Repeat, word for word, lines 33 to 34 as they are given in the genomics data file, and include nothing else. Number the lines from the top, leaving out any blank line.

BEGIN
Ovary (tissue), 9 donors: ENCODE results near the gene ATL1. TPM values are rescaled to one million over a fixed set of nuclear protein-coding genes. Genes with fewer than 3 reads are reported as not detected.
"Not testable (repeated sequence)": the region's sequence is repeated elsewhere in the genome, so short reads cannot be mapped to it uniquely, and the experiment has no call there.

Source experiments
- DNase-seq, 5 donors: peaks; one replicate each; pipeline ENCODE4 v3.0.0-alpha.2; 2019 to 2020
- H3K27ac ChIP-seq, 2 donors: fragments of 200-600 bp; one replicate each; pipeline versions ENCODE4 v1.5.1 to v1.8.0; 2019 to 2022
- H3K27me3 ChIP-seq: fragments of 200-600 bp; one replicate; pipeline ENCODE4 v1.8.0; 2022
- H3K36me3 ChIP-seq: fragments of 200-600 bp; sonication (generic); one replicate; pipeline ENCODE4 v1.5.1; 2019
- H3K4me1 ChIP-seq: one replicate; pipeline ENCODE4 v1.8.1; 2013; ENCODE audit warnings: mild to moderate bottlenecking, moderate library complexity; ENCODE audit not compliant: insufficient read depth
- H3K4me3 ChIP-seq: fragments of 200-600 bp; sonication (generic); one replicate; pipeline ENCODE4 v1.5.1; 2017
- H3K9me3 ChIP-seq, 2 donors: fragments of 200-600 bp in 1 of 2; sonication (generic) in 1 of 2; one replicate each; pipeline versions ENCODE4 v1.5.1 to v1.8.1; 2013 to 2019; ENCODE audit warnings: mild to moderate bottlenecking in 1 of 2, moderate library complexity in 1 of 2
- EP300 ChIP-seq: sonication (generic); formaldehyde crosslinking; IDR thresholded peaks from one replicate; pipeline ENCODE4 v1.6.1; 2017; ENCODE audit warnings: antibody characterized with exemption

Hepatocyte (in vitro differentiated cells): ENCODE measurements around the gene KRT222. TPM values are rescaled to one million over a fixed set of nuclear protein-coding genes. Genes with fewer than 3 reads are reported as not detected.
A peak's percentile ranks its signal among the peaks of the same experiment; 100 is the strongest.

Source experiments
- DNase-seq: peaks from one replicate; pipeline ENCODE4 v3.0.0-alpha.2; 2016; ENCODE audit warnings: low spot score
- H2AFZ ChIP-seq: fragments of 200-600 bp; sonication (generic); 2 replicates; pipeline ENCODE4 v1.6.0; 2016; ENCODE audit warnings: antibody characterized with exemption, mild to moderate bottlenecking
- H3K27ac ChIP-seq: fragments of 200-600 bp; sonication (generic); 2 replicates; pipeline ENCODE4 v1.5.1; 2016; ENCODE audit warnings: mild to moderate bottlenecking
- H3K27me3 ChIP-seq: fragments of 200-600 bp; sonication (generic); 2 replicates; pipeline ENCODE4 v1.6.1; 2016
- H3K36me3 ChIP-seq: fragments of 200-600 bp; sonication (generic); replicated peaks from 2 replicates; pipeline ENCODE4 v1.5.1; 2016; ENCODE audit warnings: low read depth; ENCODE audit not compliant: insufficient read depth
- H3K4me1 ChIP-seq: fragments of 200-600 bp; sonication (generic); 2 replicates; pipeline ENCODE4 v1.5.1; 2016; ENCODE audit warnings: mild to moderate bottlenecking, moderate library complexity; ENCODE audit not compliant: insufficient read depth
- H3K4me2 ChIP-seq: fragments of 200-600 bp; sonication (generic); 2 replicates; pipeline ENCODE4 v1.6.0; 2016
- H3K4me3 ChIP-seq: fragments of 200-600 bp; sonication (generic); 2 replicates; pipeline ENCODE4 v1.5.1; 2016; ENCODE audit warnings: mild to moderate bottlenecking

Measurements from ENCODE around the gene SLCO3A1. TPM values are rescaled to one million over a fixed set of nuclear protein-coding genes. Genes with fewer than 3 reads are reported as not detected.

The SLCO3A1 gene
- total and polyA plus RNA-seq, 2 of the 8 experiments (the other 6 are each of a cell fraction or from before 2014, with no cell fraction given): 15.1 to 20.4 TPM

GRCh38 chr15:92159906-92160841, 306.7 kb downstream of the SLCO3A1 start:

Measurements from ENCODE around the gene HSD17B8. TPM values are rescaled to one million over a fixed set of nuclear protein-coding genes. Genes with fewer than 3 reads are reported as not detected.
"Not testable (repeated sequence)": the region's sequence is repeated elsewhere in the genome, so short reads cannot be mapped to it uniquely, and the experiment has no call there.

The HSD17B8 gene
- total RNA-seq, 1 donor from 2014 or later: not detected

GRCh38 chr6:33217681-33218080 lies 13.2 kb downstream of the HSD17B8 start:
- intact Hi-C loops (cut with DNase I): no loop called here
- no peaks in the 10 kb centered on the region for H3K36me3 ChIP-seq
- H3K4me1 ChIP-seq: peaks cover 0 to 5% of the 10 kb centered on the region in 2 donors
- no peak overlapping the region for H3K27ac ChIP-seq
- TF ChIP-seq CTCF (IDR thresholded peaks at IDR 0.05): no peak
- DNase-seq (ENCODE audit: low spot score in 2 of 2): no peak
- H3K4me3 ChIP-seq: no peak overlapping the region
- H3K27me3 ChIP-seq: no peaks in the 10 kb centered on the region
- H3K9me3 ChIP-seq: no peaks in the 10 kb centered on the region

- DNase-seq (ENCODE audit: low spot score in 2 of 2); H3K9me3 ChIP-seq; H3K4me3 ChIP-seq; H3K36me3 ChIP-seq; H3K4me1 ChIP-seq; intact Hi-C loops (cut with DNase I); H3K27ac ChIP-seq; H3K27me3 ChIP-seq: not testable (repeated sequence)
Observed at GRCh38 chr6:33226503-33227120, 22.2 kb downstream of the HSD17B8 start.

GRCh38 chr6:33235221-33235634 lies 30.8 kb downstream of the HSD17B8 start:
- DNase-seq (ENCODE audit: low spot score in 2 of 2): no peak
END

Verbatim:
- no peaks in the 10 kb centered on the region for H3K36me3 ChIP-seq
- H3K4me1 ChIP-seq: peaks cover 0 to 5% of the 10 kb centered on the region in 2 donors